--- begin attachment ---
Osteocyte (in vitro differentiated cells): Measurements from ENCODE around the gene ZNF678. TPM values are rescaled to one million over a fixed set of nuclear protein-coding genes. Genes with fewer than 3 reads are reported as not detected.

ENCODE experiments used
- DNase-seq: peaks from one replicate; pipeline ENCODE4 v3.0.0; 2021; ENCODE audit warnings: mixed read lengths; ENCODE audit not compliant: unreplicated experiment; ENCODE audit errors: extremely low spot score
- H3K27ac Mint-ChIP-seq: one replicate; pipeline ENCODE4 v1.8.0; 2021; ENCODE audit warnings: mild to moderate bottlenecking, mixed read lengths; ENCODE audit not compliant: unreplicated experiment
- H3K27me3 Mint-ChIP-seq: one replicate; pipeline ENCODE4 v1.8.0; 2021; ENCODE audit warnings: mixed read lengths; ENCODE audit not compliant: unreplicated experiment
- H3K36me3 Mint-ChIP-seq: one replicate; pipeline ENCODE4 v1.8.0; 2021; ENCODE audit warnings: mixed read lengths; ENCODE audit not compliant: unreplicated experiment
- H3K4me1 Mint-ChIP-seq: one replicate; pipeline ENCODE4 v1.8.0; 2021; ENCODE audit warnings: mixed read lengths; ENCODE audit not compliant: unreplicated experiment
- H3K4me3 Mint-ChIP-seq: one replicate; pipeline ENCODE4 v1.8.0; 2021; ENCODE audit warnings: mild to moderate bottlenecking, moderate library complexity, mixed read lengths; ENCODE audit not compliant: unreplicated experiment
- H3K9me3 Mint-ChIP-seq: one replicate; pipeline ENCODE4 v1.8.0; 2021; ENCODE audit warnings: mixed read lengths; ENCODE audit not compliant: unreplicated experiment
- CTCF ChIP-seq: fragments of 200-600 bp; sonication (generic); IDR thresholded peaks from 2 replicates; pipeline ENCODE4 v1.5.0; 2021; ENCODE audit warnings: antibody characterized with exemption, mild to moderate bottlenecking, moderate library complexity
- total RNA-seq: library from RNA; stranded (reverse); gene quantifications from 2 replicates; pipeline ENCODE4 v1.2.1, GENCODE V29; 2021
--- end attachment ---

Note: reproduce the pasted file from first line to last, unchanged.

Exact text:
Osteocyte (in vitro differentiated cells): Measurements from ENCODE around the gene ZNF678. TPM values are rescaled to one million over a fixed set of nuclear protein-coding genes. Genes with fewer than 3 reads are reported as not detected.

ENCODE experiments used
- DNase-seq: peaks from one replicate; pipeline ENCODE4 v3.0.0; 2021; ENCODE audit warnings: mixed read lengths; ENCODE audit not compliant: unreplicated experiment; ENCODE audit errors: extremely low spot score
- H3K27ac Mint-ChIP-seq: one replicate; pipeline ENCODE4 v1.8.0; 2021; ENCODE audit warnings: mild to moderate bottlenecking, mixed read lengths; ENCODE audit not compliant: unreplicated experiment
- H3K27me3 Mint-ChIP-seq: one replicate; pipeline ENCODE4 v1.8.0; 2021; ENCODE audit warnings: mixed read lengths; ENCODE audit not compliant: unreplicated experiment
- H3K36me3 Mint-ChIP-seq: one replicate; pipeline ENCODE4 v1.8.0; 2021; ENCODE audit warnings: mixed read lengths; ENCODE audit not compliant: unreplicated experiment
- H3K4me1 Mint-ChIP-seq: one replicate; pipeline ENCODE4 v1.8.0; 2021; ENCODE audit warnings: mixed read lengths; ENCODE audit not compliant: unreplicated experiment
- H3K4me3 Mint-ChIP-seq: one replicate; pipeline ENCODE4 v1.8.0; 2021; ENCODE audit warnings: mild to moderate bottlenecking, moderate library complexity, mixed read lengths; ENCODE audit not compliant: unreplicated experiment
- H3K9me3 Mint-ChIP-seq: one replicate; pipeline ENCODE4 v1.8.0; 2021; ENCODE audit warnings: mixed read lengths; ENCODE audit not compliant: unreplicated experiment
- CTCF ChIP-seq: fragments of 200-600 bp; sonication (generic); IDR thresholded peaks from 2 replicates; pipeline ENCODE4 v1.5.0; 2021; ENCODE audit warnings: antibody characterized with exemption, mild to moderate bottlenecking, moderate library complexity
- total RNA-seq: library from RNA; stranded (reverse); gene quantifications from 2 replicates; pipeline ENCODE4 v1.2.1, GENCODE V29; 2021